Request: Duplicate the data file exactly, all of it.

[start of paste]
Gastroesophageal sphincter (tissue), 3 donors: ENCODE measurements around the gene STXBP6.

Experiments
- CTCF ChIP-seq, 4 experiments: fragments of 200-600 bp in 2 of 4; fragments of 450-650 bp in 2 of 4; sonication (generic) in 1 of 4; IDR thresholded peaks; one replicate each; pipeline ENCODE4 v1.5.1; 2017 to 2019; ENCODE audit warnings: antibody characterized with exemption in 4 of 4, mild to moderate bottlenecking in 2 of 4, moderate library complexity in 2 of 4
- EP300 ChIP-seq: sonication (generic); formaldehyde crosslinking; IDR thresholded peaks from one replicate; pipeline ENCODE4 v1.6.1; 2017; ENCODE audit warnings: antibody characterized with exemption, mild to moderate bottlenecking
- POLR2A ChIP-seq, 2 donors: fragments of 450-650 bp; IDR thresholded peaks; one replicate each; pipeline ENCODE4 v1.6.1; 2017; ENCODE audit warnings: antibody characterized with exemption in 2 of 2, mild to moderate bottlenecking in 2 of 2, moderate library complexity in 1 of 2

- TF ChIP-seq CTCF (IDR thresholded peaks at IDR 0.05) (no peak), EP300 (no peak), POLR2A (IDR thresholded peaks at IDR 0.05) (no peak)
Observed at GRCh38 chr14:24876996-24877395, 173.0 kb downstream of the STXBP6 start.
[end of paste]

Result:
Gastroesophageal sphincter (tissue), 3 donors: ENCODE measurements around the gene STXBP6.

Experiments
- CTCF ChIP-seq, 4 experiments: fragments of 200-600 bp in 2 of 4; fragments of 450-650 bp in 2 of 4; sonication (generic) in 1 of 4; IDR thresholded peaks; one replicate each; pipeline ENCODE4 v1.5.1; 2017 to 2019; ENCODE audit warnings: antibody characterized with exemption in 4 of 4, mild to moderate bottlenecking in 2 of 4, moderate library complexity in 2 of 4
- EP300 ChIP-seq: sonication (generic); formaldehyde crosslinking; IDR thresholded peaks from one replicate; pipeline ENCODE4 v1.6.1; 2017; ENCODE audit warnings: antibody characterized with exemption, mild to moderate bottlenecking
- POLR2A ChIP-seq, 2 donors: fragments of 450-650 bp; IDR thresholded peaks; one replicate each; pipeline ENCODE4 v1.6.1; 2017; ENCODE audit warnings: antibody characterized with exemption in 2 of 2, mild to moderate bottlenecking in 2 of 2, moderate library complexity in 1 of 2

- TF ChIP-seq CTCF (IDR thresholded peaks at IDR 0.05) (no peak), EP300 (no peak), POLR2A (IDR thresholded peaks at IDR 0.05) (no peak)
Observed at GRCh38 chr14:24876996-24877395, 173.0 kb downstream of the STXBP6 start.